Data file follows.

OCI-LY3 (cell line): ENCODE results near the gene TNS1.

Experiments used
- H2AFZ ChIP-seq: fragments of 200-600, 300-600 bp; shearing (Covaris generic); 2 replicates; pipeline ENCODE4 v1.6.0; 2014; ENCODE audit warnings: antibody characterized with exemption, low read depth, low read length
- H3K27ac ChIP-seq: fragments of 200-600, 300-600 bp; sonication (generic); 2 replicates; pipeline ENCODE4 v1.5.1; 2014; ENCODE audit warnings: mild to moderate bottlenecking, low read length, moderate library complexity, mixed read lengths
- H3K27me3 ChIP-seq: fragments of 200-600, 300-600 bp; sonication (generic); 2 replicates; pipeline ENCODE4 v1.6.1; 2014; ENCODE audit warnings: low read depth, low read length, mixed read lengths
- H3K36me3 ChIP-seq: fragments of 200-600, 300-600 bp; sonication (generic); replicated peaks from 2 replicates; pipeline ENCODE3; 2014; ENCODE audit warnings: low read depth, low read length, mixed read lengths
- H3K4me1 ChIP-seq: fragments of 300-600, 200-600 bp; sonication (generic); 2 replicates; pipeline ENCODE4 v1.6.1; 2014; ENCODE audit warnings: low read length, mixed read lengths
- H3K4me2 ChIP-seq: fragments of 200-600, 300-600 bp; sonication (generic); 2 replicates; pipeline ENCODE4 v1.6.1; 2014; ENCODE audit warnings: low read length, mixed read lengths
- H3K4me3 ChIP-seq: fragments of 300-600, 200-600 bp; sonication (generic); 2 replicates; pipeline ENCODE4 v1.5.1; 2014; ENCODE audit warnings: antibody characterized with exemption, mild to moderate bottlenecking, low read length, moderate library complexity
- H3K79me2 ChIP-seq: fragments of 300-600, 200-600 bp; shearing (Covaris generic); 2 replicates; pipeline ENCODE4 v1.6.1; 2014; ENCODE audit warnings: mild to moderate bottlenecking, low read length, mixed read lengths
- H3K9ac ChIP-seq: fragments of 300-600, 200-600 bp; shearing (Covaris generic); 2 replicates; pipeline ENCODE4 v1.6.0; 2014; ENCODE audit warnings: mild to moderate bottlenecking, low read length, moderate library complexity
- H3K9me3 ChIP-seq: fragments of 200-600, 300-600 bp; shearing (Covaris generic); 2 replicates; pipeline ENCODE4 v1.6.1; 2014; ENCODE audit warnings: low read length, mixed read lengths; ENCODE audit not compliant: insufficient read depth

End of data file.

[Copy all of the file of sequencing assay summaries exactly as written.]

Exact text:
OCI-LY3 (cell line): ENCODE results near the gene TNS1.

Experiments used
- H2AFZ ChIP-seq: fragments of 200-600, 300-600 bp; shearing (Covaris generic); 2 replicates; pipeline ENCODE4 v1.6.0; 2014; ENCODE audit warnings: antibody characterized with exemption, low read depth, low read length
- H3K27ac ChIP-seq: fragments of 200-600, 300-600 bp; sonication (generic); 2 replicates; pipeline ENCODE4 v1.5.1; 2014; ENCODE audit warnings: mild to moderate bottlenecking, low read length, moderate library complexity, mixed read lengths
- H3K27me3 ChIP-seq: fragments of 200-600, 300-600 bp; sonication (generic); 2 replicates; pipeline ENCODE4 v1.6.1; 2014; ENCODE audit warnings: low read depth, low read length, mixed read lengths
- H3K36me3 ChIP-seq: fragments of 200-600, 300-600 bp; sonication (generic); replicated peaks from 2 replicates; pipeline ENCODE3; 2014; ENCODE audit warnings: low read depth, low read length, mixed read lengths
- H3K4me1 ChIP-seq: fragments of 300-600, 200-600 bp; sonication (generic); 2 replicates; pipeline ENCODE4 v1.6.1; 2014; ENCODE audit warnings: low read length, mixed read lengths
- H3K4me2 ChIP-seq: fragments of 200-600, 300-600 bp; sonication (generic); 2 replicates; pipeline ENCODE4 v1.6.1; 2014; ENCODE audit warnings: low read length, mixed read lengths
- H3K4me3 ChIP-seq: fragments of 300-600, 200-600 bp; sonication (generic); 2 replicates; pipeline ENCODE4 v1.5.1; 2014; ENCODE audit warnings: antibody characterized with exemption, mild to moderate bottlenecking, low read length, moderate library complexity
- H3K79me2 ChIP-seq: fragments of 300-600, 200-600 bp; shearing (Covaris generic); 2 replicates; pipeline ENCODE4 v1.6.1; 2014; ENCODE audit warnings: mild to moderate bottlenecking, low read length, mixed read lengths
- H3K9ac ChIP-seq: fragments of 300-600, 200-600 bp; shearing (Covaris generic); 2 replicates; pipeline ENCODE4 v1.6.0; 2014; ENCODE audit warnings: mild to moderate bottlenecking, low read length, moderate library complexity
- H3K9me3 ChIP-seq: fragments of 200-600, 300-600 bp; shearing (Covaris generic); 2 replicates; pipeline ENCODE4 v1.6.1; 2014; ENCODE audit warnings: low read length, mixed read lengths; ENCODE audit not compliant: insufficient read depth